I’m sitting here enjoying some college softball on television and thinking about how amazing this game really is. Players who have, obviously, worked very hard to get to the highest level squaring off against each other is a beautiful thing. So with that beautiful picture in mind I am going to add to the current discussion of BLAME.
Blaming Your Coach for Your Performance, part 2.
One of the things we touched on in the second installment of this discussion is the overall lack of practice relative to the number of games. In that blog we established that many teams do not practice enough.
But we also established the idea that most travel teams live by. Since we can’t have more team practices we need all of our players to work on their own to be prepared for the next tournament. It’s a foregone conclusion that we need all of our players to be responsible enough to do their work so that we can count on them when the game is on the line. While I hate this assumption, as you’ve already read, we have cast ourselves into the spell of counting on players to do an awful lot on their own..
The point, you ask? Well, we are counting on our players to do the work right? Well, I keep watching players who are clearly not ready to perform. When they play poorly they look for someone to blame for the fact that they are not prepared to play. And, shockingly, none of them (or their parents) seem to ever blame themselves!
To be clear, I think there are some distinctions that need to be made in discussing the players who are not prepared to play.
The first group is the kids who appear to do the work. They spend time hitting on the tee, pitching in the garage, going to the gym, and doing a litany of other things that give the illusion of being prepared. They are working but their effort is misguided. Unfortunately, just spending the time doesn’t mean you are ready to play. The vast majority of these players are investing the time, just too often, not on the right things. When they hit on the tee they spend all their time hitting meatballs right down the middle when they really need to work on the inside or outside or whatever pitch. When they pitch in the garage or at the field, they spend too much time doing the same things they are already good at rather than address a weakness or something that they struggled with the last time out. They go to the gym and get in their workouts but is that really helping them be better prepared to play this weekend. Yes, it’s commendable and a good idea but it isn’t the secret to playing great this coming tournament.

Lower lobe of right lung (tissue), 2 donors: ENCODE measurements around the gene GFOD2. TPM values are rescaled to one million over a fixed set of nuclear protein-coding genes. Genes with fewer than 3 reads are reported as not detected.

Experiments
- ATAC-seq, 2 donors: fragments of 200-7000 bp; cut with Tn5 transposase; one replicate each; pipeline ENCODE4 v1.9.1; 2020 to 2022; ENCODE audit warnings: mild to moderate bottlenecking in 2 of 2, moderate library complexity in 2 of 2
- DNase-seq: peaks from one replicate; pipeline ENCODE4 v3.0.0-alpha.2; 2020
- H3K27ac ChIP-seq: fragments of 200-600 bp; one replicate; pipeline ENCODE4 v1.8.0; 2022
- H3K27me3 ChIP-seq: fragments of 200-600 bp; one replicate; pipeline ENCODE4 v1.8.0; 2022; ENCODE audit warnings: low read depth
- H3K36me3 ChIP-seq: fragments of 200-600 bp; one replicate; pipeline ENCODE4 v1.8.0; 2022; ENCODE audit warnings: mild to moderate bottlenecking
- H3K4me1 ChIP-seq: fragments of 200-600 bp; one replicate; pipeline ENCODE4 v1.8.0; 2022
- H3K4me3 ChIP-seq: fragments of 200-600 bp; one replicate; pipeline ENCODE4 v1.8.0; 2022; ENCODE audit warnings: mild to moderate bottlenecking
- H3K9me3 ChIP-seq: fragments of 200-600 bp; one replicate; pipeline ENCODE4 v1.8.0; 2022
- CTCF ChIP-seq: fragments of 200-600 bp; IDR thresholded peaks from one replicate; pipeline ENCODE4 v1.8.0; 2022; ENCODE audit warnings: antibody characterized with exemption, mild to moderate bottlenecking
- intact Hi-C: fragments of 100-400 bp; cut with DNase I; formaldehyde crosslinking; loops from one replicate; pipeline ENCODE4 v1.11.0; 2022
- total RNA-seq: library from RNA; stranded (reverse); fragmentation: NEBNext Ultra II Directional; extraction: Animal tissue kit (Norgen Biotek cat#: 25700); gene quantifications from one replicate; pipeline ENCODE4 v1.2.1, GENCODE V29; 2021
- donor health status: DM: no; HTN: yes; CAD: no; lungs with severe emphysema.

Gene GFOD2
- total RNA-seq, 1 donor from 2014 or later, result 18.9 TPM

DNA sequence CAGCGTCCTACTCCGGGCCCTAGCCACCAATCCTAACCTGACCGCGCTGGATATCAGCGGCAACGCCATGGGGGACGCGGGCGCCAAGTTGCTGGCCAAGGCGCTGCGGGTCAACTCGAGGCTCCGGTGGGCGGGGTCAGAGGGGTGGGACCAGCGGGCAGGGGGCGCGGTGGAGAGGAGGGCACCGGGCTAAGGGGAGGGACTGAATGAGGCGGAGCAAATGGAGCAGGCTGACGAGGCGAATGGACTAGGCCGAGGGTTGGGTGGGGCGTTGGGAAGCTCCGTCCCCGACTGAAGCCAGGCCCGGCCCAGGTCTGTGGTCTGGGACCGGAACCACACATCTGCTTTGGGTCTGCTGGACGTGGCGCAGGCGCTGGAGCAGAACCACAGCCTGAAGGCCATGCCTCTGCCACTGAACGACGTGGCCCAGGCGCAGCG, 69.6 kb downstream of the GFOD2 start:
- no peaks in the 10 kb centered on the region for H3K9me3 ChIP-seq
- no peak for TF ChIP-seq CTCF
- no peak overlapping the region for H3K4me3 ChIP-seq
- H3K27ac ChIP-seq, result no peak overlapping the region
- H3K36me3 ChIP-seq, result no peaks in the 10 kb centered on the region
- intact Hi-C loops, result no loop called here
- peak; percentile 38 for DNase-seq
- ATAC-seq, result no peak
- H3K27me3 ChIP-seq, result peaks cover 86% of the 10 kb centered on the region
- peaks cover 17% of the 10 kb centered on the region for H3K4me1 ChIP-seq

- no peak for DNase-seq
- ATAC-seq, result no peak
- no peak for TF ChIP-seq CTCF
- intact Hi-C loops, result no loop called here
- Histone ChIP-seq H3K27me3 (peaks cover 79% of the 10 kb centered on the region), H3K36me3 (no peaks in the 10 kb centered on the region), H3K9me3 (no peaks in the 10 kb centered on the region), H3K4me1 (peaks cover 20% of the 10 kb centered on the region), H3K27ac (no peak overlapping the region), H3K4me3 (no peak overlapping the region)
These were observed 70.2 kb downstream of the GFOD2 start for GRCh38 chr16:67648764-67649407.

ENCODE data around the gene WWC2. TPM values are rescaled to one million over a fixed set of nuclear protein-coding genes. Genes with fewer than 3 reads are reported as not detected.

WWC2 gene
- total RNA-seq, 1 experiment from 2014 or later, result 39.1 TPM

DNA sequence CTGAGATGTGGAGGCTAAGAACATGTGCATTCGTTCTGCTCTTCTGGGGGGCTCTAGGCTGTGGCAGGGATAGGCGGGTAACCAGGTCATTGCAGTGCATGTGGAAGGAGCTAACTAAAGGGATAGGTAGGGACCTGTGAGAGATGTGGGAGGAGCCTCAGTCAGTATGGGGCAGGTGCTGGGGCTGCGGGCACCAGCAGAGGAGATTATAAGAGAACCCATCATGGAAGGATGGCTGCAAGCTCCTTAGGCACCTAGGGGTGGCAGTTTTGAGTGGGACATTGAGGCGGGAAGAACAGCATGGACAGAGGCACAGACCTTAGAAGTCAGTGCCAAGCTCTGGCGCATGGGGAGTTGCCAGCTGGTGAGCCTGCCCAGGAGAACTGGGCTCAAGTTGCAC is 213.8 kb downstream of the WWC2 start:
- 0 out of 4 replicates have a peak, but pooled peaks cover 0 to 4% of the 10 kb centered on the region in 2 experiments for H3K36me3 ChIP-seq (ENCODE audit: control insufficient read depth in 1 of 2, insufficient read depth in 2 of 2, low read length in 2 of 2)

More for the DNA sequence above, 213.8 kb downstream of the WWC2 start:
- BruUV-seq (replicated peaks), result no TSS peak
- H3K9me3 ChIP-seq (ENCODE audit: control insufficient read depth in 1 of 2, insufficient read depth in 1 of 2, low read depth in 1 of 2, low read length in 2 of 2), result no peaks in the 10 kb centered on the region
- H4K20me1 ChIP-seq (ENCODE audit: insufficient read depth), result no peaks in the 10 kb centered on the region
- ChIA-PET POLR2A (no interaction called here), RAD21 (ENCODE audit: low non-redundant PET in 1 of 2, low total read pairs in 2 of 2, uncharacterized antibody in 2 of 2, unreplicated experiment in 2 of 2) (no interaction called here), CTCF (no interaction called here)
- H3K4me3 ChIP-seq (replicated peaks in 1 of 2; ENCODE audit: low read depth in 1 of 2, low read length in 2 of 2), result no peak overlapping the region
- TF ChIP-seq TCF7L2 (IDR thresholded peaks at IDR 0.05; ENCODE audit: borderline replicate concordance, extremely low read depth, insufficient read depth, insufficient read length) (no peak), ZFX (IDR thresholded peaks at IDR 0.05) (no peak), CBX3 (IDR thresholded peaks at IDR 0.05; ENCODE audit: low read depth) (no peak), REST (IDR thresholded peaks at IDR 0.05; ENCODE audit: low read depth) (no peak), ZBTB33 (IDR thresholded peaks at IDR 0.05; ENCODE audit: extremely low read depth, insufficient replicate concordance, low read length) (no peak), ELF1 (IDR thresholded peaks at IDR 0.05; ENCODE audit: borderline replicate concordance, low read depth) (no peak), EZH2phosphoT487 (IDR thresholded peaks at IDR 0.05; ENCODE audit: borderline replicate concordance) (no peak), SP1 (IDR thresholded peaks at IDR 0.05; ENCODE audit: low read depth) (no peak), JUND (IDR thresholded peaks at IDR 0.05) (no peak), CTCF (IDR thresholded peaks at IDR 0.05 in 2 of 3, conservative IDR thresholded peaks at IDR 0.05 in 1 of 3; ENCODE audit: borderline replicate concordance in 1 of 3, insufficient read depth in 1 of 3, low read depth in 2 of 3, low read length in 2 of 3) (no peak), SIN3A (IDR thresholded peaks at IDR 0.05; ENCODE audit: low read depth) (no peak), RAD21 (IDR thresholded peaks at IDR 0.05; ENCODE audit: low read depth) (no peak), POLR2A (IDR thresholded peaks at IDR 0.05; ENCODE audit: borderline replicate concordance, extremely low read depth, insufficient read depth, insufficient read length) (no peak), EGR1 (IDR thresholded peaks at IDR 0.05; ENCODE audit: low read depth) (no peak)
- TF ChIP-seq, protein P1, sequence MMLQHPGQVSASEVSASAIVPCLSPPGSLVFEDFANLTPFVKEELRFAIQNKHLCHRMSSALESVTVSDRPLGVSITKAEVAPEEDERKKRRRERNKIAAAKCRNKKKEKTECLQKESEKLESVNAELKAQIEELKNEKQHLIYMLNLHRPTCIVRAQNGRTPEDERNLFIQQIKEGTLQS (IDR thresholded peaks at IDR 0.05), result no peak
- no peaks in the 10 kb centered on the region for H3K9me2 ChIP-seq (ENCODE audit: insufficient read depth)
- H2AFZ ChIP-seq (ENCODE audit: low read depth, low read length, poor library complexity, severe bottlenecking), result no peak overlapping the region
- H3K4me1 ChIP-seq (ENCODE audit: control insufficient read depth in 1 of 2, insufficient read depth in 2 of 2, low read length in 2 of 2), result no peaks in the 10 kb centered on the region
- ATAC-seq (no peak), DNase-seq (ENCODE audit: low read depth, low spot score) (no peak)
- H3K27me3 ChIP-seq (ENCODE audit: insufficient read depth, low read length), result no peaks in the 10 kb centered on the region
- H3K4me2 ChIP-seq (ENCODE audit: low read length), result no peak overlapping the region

The second group is the more obvious problem. They are the kids who routinely sherk their responsibilities completely. They choose to do anything and everything but their softball work. Sorry but there is nothing else to say about these players except it’s kind of sad. I’ve seen players fake working on their hitting, even to the point of sending their Blast sensor with a teammate to a lesson, to give their coach the impression that they were doing their work. Yes, working harder to not do the work than it would probably be to just do the work in the first place.
Now some kids work very hard on their own and they work on the right things. They have a plan where they are working hard on their weaknesses and you see those players constantly showing out when their team hits the field. And this group isn’t looking to somehow blame someone else for their poor performance.
Comments? Questions? Suggestions?